9. You choose Lucky Dips or Quick Picks These ticket picking methods are quite random and therefore useless, but there’s sometimes a danger too. In a Louisiana lottery store a player assumed they were buying four computer quick pick chances to win at a cost of $2 each. Turns out the tickets were all duplicate numbers, so in reality they had only a single chance for a total of $8. It was a waste of time and effort.
10. You lose your ticket. If you can’t present your ticket you might lose your win. To claim your prize you must present your winning ticket to give you proof of ownership, and this means you won’t be able to collect your winnings. First step is to sign your ticket. By signing it acts as strong security against someone else trying to claim your prize if your ticket is lost or stolen. But usually your money is gone for good unless you have the physical ticket. Even a photocopy is unlikely to get accepted by the lottery organization.
11. Your ticket is stolen. The obvious answer is to reduce your risk by not telling anyone about your win until you receive the check from the lottery organization. Then they’ll have no reason to steal it! But you can protect it first by signing it with your name and address. Washington’s Lottery explains: “Like currency or dollar bills, Lottery tickets are ‘bearer instruments’ in that the holder of the ticket is the owner, unless the ticket is signed. By signing the back of your Lottery ticket, you make the ticket officially ‘yours’. Only the person whose name matches the signature on the ticket may claim its winnings.”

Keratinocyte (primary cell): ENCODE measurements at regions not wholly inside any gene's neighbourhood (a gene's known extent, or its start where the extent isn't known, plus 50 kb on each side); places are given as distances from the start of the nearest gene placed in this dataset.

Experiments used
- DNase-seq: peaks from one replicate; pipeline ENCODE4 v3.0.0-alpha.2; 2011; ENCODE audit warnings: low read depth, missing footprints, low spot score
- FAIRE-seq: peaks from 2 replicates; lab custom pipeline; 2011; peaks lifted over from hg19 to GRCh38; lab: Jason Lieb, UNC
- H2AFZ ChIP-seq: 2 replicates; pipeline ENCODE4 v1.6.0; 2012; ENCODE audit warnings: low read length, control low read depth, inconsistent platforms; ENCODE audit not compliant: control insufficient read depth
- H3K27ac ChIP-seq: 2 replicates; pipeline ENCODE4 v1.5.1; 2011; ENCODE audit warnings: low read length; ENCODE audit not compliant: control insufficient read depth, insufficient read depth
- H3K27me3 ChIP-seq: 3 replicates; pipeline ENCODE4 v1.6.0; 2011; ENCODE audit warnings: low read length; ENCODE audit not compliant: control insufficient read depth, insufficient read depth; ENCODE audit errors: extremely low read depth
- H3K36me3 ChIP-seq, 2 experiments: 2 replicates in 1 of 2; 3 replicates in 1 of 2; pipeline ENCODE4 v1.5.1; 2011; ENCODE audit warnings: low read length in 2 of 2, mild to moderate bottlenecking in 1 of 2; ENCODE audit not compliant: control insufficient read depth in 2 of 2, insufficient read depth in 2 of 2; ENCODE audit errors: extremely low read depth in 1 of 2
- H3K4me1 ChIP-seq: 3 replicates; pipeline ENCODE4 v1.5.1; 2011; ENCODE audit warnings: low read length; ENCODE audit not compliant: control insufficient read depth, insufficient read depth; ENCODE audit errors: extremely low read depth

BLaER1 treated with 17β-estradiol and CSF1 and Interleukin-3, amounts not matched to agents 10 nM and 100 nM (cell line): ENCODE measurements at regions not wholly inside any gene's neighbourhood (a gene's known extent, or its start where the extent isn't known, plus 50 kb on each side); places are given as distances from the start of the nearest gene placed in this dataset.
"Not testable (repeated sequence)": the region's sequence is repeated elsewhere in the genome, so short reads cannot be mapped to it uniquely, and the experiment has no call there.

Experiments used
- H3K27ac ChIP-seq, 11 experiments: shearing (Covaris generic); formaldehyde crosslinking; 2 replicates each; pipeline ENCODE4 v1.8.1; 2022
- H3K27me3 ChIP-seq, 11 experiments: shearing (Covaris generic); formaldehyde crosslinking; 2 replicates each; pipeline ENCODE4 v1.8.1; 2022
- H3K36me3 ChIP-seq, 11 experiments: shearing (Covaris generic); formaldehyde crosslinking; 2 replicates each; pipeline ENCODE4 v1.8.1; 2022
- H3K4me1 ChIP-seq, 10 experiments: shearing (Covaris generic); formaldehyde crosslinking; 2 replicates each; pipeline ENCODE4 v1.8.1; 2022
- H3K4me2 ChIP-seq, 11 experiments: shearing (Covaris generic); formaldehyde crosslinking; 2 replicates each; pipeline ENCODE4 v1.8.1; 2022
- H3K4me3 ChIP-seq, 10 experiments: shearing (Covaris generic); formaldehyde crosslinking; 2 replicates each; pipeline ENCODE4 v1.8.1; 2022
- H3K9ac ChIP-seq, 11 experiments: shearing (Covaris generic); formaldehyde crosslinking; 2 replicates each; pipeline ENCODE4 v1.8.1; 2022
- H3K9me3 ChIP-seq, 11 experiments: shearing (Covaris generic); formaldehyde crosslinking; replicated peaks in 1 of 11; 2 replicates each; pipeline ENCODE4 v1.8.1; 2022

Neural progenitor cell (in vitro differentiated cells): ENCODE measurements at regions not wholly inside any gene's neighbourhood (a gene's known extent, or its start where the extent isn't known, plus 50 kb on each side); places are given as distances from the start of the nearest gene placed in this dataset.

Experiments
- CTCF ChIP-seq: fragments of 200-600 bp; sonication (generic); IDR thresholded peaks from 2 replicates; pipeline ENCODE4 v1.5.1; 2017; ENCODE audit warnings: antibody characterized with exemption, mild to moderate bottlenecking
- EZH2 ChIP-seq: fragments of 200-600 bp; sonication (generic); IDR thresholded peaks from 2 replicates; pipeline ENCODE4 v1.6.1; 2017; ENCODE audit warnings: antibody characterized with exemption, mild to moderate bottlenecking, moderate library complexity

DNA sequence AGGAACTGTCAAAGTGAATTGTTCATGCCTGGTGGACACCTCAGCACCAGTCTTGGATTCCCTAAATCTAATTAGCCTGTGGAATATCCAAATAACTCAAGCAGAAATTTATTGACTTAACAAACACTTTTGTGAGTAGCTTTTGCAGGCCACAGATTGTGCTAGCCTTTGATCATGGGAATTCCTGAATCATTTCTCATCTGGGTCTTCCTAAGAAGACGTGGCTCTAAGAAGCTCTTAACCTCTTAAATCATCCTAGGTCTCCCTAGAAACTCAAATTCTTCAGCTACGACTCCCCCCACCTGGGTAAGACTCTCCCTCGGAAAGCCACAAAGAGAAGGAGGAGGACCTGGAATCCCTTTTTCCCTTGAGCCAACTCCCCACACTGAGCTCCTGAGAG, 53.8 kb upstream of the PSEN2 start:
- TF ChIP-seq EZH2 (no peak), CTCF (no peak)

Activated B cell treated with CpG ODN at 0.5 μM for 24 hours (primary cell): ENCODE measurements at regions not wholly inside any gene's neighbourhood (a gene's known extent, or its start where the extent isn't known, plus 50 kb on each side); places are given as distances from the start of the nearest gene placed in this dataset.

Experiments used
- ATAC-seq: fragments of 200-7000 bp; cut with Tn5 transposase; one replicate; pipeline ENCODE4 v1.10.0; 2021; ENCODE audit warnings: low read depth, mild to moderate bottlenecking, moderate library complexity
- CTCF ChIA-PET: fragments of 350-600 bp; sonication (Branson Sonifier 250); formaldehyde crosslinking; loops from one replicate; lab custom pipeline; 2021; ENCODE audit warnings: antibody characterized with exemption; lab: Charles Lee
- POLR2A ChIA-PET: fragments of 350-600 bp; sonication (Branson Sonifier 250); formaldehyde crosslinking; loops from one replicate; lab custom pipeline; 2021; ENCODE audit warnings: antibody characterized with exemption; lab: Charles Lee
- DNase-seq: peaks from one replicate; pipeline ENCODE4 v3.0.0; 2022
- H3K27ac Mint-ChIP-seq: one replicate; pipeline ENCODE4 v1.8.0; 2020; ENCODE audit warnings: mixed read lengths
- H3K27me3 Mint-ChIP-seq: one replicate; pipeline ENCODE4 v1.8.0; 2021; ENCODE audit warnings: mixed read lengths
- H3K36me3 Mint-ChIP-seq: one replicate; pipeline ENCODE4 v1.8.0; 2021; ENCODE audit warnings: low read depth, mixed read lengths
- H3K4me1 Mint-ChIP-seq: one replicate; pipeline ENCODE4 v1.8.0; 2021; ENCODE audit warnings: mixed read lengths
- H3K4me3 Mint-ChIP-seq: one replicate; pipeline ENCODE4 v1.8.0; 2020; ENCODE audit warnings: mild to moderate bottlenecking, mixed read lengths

To safeguard your ticket:
Sign it with your name and address immediately.
Take a photo of both sides of the ticket.
Put the ticket in a sealed plastic bag.
Keep it on you. Some winners tape the ticket to their body.
Tell no-one. The fewer people who know, the better.
12. You’re asked to share proceeds from a ticket given as a gift. There have been many cases where a lotto ticket was given as a gift, and the giver received nothing back in return. Since the prize is seen as ‘found’ money – money that cost little to obtain – there will always be resentment that the giver didn’t receive any part of the winnings. Why not split it with them? Even a 90/10 split will go a long way to keeping the friendship.
14. You miss the ticket expiry deadline. Canadian Joel Ifergan (above) got this important deadline wrong by 7 seconds and missed out on millions. Lottery tickets do expire too, so you need to check the dates on the back of the ticket. If you miss the deadline, you’re unlikely to get your prize. The best way is to make a regular trip to your lotto store after each game and have them put the tickets through their machine. You get added security by knowing there won’t be any mistakes too.
15. You buy tickets in a syndicate without written rules. Playing in a syndicate? What happens if the ticket is stolen or lost? At the very least you should have a document signed by everyone who takes part, with a brief description of the games you are playing, the amount you put in and what share you will get on winning. It keeps everyone honest.